- Rental income: Renting entire properties, a room in your home, or a garage or parking spot can all be considered passive income, as long as you are not a real estate professional.
- Licensing intellectual property: Royalties earned whenever someone purchases a book you’ve written, takes an online course you designed, or uses an app you created are considered passive income.
- Print-on-demand products: Uploading your designs to print-on-demand sites like Redbubble, Zazzle, or CafePress will earn you passive income every time someone purchases an item with your design.
- Cash back from a credit or debit card: If you are using a cash back credit card for everyday purchases, that rebate money you get may be classified as passive income.
How are active and passive income taxed?
Taxes on active income are fairly straightforward (as much as anything related to our complicated tax code can be straightforward!). You (or your tax pro) will calculate your appropriate tax bracket, apply any deductions, and you’ll pay the appropriate amount of federal income tax based on the amount of money you earned net of expenses. If you’ve paid taxes before on hourly or salaried wages, you’ve paid taxes on active income.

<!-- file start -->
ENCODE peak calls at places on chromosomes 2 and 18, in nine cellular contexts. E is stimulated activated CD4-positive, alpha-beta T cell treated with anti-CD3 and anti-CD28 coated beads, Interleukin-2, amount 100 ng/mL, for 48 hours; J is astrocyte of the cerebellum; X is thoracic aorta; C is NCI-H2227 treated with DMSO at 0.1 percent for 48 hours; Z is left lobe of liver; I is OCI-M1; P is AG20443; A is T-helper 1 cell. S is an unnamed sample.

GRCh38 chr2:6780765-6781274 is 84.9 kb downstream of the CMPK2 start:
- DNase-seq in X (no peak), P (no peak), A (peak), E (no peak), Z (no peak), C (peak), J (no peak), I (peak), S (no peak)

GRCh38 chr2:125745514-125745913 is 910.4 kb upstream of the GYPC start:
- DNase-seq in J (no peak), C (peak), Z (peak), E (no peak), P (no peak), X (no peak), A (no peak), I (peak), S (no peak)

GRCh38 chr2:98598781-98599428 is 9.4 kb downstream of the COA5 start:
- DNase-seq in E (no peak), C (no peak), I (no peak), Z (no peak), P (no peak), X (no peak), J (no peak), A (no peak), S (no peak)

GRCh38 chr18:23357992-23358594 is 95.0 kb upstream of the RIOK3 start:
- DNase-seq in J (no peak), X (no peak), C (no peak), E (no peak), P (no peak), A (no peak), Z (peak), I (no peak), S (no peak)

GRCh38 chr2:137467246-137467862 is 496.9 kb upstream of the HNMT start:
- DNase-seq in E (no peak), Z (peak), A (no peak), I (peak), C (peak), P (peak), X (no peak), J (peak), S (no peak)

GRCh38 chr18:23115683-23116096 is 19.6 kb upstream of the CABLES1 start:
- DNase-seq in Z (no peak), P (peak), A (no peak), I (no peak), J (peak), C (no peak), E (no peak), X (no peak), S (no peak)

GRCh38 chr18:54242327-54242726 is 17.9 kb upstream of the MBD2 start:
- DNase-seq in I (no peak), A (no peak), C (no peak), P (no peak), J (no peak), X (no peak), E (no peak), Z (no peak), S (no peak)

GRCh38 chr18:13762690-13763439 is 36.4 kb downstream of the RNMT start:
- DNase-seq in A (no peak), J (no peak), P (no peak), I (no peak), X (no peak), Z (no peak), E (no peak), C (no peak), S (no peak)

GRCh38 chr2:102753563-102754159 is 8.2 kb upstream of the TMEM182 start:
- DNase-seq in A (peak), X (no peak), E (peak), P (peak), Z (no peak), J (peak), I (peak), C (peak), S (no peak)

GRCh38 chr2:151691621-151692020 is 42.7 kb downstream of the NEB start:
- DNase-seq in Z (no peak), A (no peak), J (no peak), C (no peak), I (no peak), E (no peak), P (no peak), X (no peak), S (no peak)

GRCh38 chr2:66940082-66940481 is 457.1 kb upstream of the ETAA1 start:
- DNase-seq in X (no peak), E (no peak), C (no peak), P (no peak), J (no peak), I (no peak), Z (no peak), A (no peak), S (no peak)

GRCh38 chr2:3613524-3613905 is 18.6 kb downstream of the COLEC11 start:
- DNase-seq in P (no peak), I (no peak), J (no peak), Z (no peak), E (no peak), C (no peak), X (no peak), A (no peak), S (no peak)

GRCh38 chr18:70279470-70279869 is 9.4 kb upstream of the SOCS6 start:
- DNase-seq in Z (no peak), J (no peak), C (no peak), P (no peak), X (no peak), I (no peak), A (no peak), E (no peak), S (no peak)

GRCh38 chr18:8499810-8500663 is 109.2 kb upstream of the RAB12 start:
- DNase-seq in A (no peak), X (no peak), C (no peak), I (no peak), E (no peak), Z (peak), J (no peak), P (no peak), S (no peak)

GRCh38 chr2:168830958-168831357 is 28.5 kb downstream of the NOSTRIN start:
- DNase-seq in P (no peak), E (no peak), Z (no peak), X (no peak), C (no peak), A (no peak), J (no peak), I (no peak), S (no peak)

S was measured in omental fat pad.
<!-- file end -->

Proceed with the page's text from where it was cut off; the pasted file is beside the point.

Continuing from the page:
Taxes on passive income are more complicated, and they and can vary from situation to situation. Income that is passive for one person may be active for another, depending on how much time they spend on the activity that generates the income. And some types of passive income have their own unique rules when it comes to taxes (real estate and financial investments, for example. If you earn passive income, working with a certified accountant is a smart move that can help you avoid penalties and optimize your tax return.